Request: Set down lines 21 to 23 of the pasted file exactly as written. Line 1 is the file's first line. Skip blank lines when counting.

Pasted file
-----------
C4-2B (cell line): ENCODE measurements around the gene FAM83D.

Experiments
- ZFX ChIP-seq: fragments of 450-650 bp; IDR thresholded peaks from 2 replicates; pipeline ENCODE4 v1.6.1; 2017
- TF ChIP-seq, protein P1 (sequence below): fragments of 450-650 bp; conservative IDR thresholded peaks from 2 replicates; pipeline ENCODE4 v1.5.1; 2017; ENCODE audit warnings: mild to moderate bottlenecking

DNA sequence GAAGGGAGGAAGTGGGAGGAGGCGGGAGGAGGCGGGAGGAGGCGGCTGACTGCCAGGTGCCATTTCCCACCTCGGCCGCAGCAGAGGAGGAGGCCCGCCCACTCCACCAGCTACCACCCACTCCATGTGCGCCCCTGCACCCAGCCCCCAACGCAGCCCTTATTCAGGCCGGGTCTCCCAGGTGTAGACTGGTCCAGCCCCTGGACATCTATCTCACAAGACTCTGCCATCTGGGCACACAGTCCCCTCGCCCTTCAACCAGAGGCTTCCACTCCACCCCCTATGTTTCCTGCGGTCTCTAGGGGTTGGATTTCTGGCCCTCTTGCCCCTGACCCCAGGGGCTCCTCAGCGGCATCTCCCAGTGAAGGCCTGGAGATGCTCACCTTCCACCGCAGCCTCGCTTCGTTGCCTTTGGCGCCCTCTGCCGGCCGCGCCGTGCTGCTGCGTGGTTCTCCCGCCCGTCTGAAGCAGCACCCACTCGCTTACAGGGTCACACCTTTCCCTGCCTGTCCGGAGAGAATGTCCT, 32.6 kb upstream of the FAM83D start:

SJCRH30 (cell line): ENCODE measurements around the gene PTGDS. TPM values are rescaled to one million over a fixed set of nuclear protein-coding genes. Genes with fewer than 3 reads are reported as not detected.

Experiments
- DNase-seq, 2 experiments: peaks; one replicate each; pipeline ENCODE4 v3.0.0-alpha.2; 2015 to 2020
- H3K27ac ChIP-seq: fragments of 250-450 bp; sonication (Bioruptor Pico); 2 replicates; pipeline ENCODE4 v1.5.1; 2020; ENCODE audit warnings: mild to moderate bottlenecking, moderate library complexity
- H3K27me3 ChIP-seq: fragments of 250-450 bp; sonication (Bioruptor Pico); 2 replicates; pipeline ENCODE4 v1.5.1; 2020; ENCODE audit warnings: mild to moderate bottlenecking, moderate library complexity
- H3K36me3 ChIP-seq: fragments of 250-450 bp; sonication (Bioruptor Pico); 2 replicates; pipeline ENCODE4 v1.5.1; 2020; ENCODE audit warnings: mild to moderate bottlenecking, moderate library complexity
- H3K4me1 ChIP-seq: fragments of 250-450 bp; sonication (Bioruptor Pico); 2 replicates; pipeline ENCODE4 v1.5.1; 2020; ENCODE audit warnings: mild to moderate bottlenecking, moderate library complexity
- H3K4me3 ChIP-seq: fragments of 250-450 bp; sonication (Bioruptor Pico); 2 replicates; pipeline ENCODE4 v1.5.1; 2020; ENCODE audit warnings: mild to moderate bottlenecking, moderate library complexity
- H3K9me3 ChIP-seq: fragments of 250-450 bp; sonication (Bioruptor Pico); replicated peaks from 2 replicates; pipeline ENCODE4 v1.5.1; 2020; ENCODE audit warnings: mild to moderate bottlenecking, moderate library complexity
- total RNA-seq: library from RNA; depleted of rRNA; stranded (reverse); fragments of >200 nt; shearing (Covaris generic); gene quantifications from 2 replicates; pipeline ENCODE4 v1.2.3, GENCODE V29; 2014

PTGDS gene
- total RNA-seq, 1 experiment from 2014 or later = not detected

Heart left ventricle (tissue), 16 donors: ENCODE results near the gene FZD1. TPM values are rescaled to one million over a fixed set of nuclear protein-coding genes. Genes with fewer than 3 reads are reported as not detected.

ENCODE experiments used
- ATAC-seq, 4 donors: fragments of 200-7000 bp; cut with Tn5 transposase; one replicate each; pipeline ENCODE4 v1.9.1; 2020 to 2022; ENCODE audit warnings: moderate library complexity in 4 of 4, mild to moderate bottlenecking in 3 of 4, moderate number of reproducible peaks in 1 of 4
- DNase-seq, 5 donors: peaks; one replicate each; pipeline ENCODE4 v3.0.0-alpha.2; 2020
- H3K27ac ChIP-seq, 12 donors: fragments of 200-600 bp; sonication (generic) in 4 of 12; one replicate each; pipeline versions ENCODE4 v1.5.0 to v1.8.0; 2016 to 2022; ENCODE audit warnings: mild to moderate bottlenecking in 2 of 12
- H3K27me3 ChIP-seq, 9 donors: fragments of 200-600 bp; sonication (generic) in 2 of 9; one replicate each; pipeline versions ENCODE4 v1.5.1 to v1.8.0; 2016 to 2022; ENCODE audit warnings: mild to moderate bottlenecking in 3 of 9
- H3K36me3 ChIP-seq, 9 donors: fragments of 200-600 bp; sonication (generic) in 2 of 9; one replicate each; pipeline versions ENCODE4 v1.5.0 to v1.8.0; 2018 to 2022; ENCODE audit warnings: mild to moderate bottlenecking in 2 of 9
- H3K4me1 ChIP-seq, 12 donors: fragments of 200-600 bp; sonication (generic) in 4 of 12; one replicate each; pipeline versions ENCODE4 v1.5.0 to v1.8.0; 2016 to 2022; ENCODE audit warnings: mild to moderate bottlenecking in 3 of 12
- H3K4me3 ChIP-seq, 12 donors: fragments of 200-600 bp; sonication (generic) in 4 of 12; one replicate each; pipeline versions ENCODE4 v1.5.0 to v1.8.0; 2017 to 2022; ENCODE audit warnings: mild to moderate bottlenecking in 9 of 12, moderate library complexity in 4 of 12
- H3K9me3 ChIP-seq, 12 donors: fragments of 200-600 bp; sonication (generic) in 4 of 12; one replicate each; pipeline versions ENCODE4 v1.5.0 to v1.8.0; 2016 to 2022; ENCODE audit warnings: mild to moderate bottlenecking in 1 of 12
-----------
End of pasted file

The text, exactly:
- DNase-seq, 5 donors: peaks; one replicate each; pipeline ENCODE4 v3.0.0-alpha.2; 2020
- H3K27ac ChIP-seq, 12 donors: fragments of 200-600 bp; sonication (generic) in 4 of 12; one replicate each; pipeline versions ENCODE4 v1.5.0 to v1.8.0; 2016 to 2022; ENCODE audit warnings: mild to moderate bottlenecking in 2 of 12
- H3K27me3 ChIP-seq, 9 donors: fragments of 200-600 bp; sonication (generic) in 2 of 9; one replicate each; pipeline versions ENCODE4 v1.5.1 to v1.8.0; 2016 to 2022; ENCODE audit warnings: mild to moderate bottlenecking in 3 of 9